The Petri dish

The Petri dish (photo above by “Lilly M”) has been of great benefit to microbiologists wishing to culture bacteria. The Petri dish was invented by the German microbiologist Julius Petri (1852–1921), a colleague of Robert Koch. In 1887, Petri wrote a paper describing how bacteria could be grown on a layer of gelatin in such a dish.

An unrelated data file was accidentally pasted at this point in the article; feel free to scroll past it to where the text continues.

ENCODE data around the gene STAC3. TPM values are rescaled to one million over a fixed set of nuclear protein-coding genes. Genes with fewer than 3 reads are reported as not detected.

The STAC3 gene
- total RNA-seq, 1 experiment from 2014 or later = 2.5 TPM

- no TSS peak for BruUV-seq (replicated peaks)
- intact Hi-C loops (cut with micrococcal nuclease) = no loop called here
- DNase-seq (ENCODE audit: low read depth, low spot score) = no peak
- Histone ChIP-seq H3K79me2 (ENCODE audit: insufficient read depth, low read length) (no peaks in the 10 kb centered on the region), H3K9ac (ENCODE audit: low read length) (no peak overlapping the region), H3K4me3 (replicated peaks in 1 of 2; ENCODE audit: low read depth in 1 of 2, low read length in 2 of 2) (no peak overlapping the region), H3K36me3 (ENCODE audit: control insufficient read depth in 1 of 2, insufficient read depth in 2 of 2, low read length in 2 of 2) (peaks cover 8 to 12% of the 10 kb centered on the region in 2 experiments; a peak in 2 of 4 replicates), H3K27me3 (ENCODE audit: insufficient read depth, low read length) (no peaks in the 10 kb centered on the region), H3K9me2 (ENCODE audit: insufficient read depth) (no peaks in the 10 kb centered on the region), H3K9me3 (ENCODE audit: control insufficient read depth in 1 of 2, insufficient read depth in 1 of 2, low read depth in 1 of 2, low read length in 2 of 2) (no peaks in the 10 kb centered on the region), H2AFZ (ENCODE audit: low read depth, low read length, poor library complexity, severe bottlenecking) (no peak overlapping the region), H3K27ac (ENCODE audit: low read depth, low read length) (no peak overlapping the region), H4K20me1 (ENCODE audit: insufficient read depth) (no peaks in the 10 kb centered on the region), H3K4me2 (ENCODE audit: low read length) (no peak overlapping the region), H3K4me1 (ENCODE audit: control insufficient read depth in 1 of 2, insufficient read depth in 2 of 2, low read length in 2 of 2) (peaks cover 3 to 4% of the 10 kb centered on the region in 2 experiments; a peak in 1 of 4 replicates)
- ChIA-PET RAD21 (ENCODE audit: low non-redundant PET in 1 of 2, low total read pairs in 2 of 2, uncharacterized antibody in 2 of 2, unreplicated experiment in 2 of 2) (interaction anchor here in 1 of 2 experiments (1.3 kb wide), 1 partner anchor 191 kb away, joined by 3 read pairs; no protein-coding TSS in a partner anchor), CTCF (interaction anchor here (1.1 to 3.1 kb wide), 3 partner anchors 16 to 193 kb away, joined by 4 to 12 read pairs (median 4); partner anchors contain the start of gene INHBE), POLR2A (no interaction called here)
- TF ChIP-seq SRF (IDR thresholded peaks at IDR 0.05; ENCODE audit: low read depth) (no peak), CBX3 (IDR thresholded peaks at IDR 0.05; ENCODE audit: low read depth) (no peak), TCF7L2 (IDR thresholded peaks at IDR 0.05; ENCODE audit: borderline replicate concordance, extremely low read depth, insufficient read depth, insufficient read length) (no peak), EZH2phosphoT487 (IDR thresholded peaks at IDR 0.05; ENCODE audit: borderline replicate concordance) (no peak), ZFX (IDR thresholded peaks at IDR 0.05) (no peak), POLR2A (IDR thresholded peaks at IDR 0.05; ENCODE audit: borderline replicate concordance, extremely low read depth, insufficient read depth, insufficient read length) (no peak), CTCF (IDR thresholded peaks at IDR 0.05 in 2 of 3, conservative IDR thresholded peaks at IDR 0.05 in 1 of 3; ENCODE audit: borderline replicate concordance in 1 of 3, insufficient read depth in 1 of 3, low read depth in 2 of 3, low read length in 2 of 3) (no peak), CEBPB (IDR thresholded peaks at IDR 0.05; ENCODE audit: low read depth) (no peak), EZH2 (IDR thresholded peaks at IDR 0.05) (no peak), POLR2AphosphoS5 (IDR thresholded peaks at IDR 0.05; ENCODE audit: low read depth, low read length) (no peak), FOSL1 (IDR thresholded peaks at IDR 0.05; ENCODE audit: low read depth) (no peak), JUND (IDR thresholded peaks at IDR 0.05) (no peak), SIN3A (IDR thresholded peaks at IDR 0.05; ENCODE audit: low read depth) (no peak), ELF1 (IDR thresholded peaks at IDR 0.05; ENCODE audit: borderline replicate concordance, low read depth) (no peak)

The use of agar in Petri dishes dates from 1881, when Fanny Hesse, wife of Walther, suggested its superiority to gelatin. Frau Hesse apparently used agar for cooking, as a result of having friends from what was then the Dutch East Indies (“agar” is a Bahasa word).

Petri dishes are also useful for studying reactions such as the Belousov–Zhabotinsky (BZ) reaction in thin liquid layers:

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